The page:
Fresh From the Farm – Katie Malich

Apricots and cherries are in season, and the Culver City Farmers Market is the place to go for fresh, juicy, tree-ripened fruit.

Don’t wait too long. The California cherry season is only six weeks long, from mid-May through June – depending, of course, upon the weather. Fresh cherries from the Pacific Northwest are available a bit later in the season, but the end of the California apricot season is the end of fresh, non-imported apricots until 2012.

California produces 95% of nation’s apricot crop, so when the eight week long season is over in mid-July, apricot aficionados will have to turn to dried and canned apricots to tide themselves over until next year.

As much as I love fresh apricots, I will not buy them from the supermarket. Having grown up with an apricot tree in my back yard, I’d rather eat dried apricots than a disappointing fresh one. If apricots are picked green, they do not ripen. Ripe apricots are fragile, and can bruise easily, so apricots picked for supermarket sales are not picked at their prime.

Look for uniform orange-yellow to orange color to avoid disappointment. The fully ripe fruit is juicy and soft to the touch. Ripe apricots should be eaten as soon as possible. To ensure that I’ll have fresh apricots for several days, I’ll buy some fairly firm fruit with a delicious aroma as well as some juicy, soft ripe ones. Firm fruit with a fragrant aroma will be sweet, and will last a few days longer than the really soft ‘cots. If I am not eating them immediately, I’ll put the ripest ones in the refrigerator so they won’t spoil. In theory, they will stay fresh for up to a week in the refrigerator, but mine are usually all eaten before the week is up. Apricots taste best at room temperature, so I’ll take them out of the fridge around half an hour before I plan to serve them. The firmer ones will keep outside of the refrigerator at room temperature for a few days. Some people will put them in a paper bag to help them ripen, but I prefer to keep them visible so I can gauge their readiness without so much touching (and possible bruising).

Apricots have a wonderfully complex sweet and tangy flavor. Some varieties are naturally sweeter than others. My Southern California favorite is the Blenheim, which will be available shortly. If tang is not your thing, roasting or cooking fresh apricots enhances their sweetness. Adding fresh apricots to baked goods or main dishes brings sweetness and good nutrition.

My friend Carlyn, a nurse from Pasadena, preferred an apricot a day, instead of the storied apple-a-day, to keep the doctor away . Like apples, apricots are a good source of fiber. They are also a good source of potassium and a very good source of vitamins C and A. One cup of fresh apricot contains 60 percent of the recommended daily value for vitamin A. Try some fresh apricot scones or lentils with apricots to add some variety to your apricot-a-day routine.

Apricot Scones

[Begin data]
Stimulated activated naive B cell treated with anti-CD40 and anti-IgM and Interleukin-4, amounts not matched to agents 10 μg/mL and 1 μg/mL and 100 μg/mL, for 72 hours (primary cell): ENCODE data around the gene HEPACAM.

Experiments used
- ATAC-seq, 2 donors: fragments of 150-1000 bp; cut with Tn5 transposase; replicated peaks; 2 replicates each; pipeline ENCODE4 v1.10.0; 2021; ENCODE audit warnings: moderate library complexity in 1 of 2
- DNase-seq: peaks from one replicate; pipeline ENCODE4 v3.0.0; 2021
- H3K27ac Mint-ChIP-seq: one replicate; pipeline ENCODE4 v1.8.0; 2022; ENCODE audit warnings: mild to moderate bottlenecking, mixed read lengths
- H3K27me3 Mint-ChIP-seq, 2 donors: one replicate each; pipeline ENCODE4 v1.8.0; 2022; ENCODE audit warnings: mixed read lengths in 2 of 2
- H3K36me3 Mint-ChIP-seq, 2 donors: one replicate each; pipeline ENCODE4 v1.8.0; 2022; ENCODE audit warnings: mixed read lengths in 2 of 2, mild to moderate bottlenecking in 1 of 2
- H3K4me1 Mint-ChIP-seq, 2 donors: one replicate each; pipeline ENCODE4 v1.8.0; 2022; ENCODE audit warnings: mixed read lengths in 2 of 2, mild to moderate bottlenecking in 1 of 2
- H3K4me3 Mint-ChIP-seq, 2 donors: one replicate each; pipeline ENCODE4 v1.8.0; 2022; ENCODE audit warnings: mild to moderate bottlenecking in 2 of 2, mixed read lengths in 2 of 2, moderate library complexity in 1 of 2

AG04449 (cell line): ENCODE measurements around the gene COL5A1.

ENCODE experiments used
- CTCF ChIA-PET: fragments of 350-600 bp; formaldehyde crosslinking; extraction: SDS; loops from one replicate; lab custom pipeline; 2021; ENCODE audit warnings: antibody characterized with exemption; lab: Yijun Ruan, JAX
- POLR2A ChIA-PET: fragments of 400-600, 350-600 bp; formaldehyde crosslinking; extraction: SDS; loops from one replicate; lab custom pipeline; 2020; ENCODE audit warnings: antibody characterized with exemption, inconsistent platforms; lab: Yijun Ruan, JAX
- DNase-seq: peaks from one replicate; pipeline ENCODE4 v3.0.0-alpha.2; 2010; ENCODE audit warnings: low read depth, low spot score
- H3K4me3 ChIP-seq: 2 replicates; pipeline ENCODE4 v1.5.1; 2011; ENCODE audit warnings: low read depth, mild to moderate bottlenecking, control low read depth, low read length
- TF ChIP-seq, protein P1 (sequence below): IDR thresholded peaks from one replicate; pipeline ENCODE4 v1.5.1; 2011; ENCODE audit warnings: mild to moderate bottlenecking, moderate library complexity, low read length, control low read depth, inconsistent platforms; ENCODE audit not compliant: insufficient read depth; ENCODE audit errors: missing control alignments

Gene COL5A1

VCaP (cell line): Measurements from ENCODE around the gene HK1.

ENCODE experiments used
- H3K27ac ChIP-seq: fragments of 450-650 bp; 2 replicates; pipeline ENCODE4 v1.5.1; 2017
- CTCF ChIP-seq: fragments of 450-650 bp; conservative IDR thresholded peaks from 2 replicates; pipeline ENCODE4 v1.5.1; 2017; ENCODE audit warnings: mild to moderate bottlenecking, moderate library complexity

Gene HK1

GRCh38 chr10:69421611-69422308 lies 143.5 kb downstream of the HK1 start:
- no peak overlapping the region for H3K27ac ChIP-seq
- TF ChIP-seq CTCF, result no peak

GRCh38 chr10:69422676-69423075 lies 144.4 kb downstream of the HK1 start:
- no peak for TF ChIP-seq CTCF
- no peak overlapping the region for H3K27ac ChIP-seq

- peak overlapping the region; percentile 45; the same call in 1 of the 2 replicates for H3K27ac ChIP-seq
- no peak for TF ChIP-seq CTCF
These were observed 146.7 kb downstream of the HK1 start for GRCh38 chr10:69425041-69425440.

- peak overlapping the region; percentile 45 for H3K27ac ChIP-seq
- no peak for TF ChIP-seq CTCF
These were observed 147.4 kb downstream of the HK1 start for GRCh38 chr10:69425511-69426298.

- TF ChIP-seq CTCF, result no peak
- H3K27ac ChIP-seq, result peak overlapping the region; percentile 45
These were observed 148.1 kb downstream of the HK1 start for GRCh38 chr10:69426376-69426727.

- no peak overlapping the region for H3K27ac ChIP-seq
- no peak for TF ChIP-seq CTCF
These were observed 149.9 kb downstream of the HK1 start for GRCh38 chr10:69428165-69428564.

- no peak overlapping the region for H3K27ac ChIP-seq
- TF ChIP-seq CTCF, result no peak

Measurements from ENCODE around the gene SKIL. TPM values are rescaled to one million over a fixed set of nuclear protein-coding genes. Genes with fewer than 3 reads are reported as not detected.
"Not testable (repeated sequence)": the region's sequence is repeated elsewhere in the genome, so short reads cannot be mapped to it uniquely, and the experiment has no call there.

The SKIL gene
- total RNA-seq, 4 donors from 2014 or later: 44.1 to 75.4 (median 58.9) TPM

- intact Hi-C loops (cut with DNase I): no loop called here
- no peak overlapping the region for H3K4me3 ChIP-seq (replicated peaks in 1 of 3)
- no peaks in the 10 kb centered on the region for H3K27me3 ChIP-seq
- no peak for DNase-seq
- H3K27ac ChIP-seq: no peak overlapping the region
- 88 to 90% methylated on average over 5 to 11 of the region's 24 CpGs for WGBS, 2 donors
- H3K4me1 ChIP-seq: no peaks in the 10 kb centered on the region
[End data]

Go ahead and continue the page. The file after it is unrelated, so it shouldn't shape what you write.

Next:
(8 scones)
c. flour, sifted, plus extra to flour board
3 T. sugar, divided
2 t. baking powder
1/2 t. salt
1/3 c. unsalted butter, cut into pieces
1 c. diced fresh apricots
1/4 cup whole milk
2 eggs or equivalent egg substitute

Preheat oven to 450 degrees.
Sift flour, baking powder and salt into large bowl. Add sugar and mix. Add butter, cut into flour mixture resembles coarse cornmeal. Add apricots, toss until pieces are coated with flour mixture. Preserve one tablespoon milk. Mix the remaining milk and eggs or egg supplement in medium-sized bowl. Add milk mixture to flour mixture and stir until moistened.
Lightly flour a clean cutting board and knead the dough gently about 10 times. Pat the dough into a circle about _ inch thick. Cut dough into 8 wedge-shaped pieces. Place wedges on lightly oiled baking sheet. Brush wedges with reserved milk and remaining sugar. Bake at 450 degrees for 12 to 15 minutes or until golden brown and a wooden pick inserted near the center comes out clean.

Lentil Salad with Apricots
(4 servings)
1/2 c. lentils, rinsed and picked over
3 c. water
3 T. lemon juice
2 T. olive oil
1 T. honey
1 t. curry powder
1 t. lemon zest
1/2 t. salt
1/4 t. ground black pepper
4 fresh apricots, pitted
1 c. chopped red bell pepper
3 scallions, chopped
optional 3 T. chopped cilantro
4 cups mixed salad greens

In a medium saucepan, add lentils to 3 cups water. Bring to boil over medium-high heat and then reduce heat to medium. Simmer, partially covered, for about 20 minutes until lentils are soft but still hold their shape. Drain, transfer to a bowl and reserve.
In a small bowl, combine lemon juice, oil, honey, curry powder, lemon zest, salt and ground black pepper. Slice 3 apricots and put into another bowl. Add 2 tablespoon lemon juice mixture and toss.

Dice the remaining apricot. Add diced apricot, chopped red bell pepper, scallions, cilantro (if desired), and 3 T lemon juice mixture to lentils. Toss well. Drizzle 1 tablespoon of the lemon juice mixture over the mixed greens, toss, and arrange on serving platter or individual serving plates. Top with lentil mixture and garnish with the sliced apricots. Drizzle remaining dressing over sliced apricots if desired. Serve immediately. (Adopted from Rodale Press recipe.)

The downtown Culver City farmers market is held on Tuesdays from 2 to 7 pm on Main Street, between Venice and Culver Blvds. The Culver South Farmers Market is held on Saturday mornings from 7:30 a.m. to 1 p.m. in the northeast corner of the Westfield Culver City parking lot at the corner of Slauson and Hannum Boulevards.

Katie Malich has enjoyed fresh apricots with cottage cheese for breakfast this week.

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